As senators get ready to vote on whether to add $2 billion to the ballyhooed "Cash for Clunkers" program, some of the nation's largest dealerships have created a private stimulus package of their own, offering prospective car-buyers from $500 to $4,500 in incentives on top of the federal program.
The dealers' package begs the question: Do taxpayers really need to kick in an additional $2 billion for the federal program now that private dealers are offering a similar -- or even better -- deal?
"If the auto industry can afford their own $4,500 per car auto stimulus, why are taxpayers being forced to foot the $3 billion bill on clunkers?" Sen. Jim DeMint, R-S.C., told FOXNews.com.
The dealers' program, dubbed the Automotive Stimulus Plan, was slated to start on Aug. 14 but was launched early due to instability in the Cash for Clunkers program. But unlike the federally-funded program, the dealers are declaring all vehicles older than 2007 models to be eligible for trade-ins, and they are allowing the money to be used to buy or lease both new and used cars.
Brian Benstock, vice president and general manager of the Paragon Auto Group in New York City, one of roughly 50 participating dealers nationwide, said the private push is designed to fill "gaps" in the federal program, including the exclusion of used cars from the Cash for Clunkers plan.
"So you left out nearly half of the potential market," Benstock told FOXNews.com. "We wanted to come up with a program in that no car would be left behind."
Many would-be participants in the federal program didn't qualify because a large number of consumers tried to trade in imported vehicles that are 10 to 15 years old, most of which get good mileage and are therefore ineligible, Benstock said.
Other would-be buyers found themselves priced out of new cars and shopping for used models, again making them ineligible under the federal plan. And some found themselves on the outside looking in due to fuel efficiency ratings that just missed the federal guidelines.
Under the private plan, which promises easier paperwork for dealers and no down payment for qualified buyers, trade-in vehicles must be a 2006 model or older; in working condition; be owned, registered and insured for a minimum of six months; and must be less fuel efficient by 2 miles per gallon than their replacement vehicle. Incentives, which vary on make and models, are also subject to all state laws relating to automotive advertising and promotion.
"The MPG requirements are lower because our primary goal is to help consumers that don't qualify for the government's program and to stimulate the economy through improved sales, jobs and spending," Courtesy Chrevolet's Scott Grunwell said in a press release announcing the program. "As a result, the environmental benefits will not be as big as the government program but it will help more customers purchase more fuel efficient vehicles."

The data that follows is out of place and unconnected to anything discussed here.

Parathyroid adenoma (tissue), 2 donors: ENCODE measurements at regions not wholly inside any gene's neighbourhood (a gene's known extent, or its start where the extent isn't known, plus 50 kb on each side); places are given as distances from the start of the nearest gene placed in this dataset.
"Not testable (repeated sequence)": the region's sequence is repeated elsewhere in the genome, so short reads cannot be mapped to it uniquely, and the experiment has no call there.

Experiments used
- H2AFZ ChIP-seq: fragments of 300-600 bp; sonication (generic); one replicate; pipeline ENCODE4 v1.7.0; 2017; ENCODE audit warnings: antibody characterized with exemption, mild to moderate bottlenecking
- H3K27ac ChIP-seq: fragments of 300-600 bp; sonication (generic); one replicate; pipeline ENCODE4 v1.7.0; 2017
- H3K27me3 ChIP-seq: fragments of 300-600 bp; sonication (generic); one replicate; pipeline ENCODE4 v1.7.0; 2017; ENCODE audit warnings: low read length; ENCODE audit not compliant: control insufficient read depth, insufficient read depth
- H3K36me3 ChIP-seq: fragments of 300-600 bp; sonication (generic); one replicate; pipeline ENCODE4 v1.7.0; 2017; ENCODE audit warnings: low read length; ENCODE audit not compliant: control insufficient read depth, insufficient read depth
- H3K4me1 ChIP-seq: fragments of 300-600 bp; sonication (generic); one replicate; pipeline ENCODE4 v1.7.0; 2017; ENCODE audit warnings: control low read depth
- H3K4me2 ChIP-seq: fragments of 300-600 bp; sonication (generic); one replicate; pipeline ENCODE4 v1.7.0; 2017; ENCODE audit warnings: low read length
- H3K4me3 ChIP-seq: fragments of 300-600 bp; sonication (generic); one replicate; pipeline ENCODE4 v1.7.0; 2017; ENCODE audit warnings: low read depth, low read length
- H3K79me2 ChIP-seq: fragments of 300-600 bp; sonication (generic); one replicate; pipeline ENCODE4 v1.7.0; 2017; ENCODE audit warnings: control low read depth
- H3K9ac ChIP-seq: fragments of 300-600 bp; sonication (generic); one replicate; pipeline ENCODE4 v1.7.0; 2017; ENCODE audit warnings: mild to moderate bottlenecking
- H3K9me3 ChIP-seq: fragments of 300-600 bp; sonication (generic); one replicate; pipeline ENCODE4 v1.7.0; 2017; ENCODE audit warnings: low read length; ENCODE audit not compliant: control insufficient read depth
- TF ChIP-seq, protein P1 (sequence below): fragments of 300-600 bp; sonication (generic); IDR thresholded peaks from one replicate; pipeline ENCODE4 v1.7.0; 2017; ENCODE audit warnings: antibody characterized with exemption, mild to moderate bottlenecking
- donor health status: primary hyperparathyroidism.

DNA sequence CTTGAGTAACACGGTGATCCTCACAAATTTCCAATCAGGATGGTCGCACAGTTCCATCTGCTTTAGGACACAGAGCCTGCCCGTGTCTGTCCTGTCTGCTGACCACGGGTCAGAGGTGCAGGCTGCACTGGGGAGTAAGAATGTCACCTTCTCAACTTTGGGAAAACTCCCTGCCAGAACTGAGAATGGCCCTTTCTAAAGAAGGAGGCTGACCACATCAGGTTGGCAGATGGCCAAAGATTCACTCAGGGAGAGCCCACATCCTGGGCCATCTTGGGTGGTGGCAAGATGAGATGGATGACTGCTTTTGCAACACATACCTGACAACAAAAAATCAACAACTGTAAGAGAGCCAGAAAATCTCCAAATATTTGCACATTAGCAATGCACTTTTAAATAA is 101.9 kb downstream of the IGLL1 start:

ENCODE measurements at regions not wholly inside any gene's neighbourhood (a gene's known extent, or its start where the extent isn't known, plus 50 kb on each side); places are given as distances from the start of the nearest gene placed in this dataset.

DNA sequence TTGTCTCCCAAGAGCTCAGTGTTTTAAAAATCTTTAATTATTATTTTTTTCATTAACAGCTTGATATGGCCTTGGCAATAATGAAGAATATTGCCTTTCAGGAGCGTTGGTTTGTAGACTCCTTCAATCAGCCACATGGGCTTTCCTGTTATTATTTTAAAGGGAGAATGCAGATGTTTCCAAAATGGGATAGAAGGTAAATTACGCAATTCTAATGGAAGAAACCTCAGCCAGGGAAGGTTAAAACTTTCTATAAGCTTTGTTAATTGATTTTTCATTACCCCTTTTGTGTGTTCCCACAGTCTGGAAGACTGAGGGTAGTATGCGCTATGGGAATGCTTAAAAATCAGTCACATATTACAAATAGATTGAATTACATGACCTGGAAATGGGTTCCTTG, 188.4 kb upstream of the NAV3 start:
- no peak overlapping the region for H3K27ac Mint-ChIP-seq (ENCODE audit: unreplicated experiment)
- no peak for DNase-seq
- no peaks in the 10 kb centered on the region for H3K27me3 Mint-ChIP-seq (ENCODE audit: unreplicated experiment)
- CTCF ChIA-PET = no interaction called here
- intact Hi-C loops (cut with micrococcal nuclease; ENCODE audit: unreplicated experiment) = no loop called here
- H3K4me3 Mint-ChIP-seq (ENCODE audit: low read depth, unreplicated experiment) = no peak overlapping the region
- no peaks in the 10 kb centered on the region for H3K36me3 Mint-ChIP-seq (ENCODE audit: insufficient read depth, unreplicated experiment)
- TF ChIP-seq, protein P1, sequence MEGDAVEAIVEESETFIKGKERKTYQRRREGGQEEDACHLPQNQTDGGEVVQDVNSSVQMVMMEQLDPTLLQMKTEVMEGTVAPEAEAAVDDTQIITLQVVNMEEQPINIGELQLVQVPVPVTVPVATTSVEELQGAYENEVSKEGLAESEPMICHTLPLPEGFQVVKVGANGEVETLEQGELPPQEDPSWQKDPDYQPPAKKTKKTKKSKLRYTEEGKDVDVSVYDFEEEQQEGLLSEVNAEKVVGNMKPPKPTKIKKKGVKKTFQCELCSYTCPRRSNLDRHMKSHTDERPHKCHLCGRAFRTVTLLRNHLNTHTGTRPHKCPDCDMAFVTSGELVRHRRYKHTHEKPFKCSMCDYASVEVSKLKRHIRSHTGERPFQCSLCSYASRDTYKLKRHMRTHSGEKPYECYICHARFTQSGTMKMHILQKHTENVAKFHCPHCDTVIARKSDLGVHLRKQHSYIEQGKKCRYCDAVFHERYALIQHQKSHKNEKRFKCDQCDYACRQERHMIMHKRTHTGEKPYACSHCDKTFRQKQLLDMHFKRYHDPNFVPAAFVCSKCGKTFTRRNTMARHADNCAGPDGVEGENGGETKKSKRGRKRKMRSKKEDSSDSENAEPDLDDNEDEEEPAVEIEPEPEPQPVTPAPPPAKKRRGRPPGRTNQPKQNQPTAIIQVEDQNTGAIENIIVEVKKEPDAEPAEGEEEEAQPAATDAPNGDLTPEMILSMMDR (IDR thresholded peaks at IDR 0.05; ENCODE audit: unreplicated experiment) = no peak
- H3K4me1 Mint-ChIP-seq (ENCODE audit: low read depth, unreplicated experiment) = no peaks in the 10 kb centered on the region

"This is exactly what the private sector does better than the government, which is to establish a program that benefits everyone and doesn't cost the taxpayers a dime," Tom Schatz, president of Citizens Against Government Waste, told FOXNews.com.
"Members of Congress can't resist looking like they are trying to help, so I doubt this will change the Senate's vote … it's unlikely this program will have any impact on the Senate vote," he said.
Patricia Swift-Oladeinde, a spokeswoman for the Department of Transportation, said the National Highway Transportation Safety Administration, which is overseeing Cash for Clunkers, declined to comment on the private plan.
Several senators who have indicated concerns with the federal program, including Sen. John Thune, R-S.D., did not immediately respond for comment for this story. Thune has called Cash for Clunkers an example of "Congress choosing winners and losers among industries," but he told the Associated Press he expects the Senate to pass the additional funding.
If the $2 billion is added to the federal program, as is expected, administration officials think that could fund an additional 500,000 new vehicle sales and give buyers until Labor Day to trade in their gas-guzzlers.
The private plan is scheduled to end on Nov. 1, regardless of the government program.
"Our plan is not an environmental stimulus plan, it's an economic stimulus plan," Benstock said. "This is the private sector taking over. We're going to take the baton from the federal government and run with it."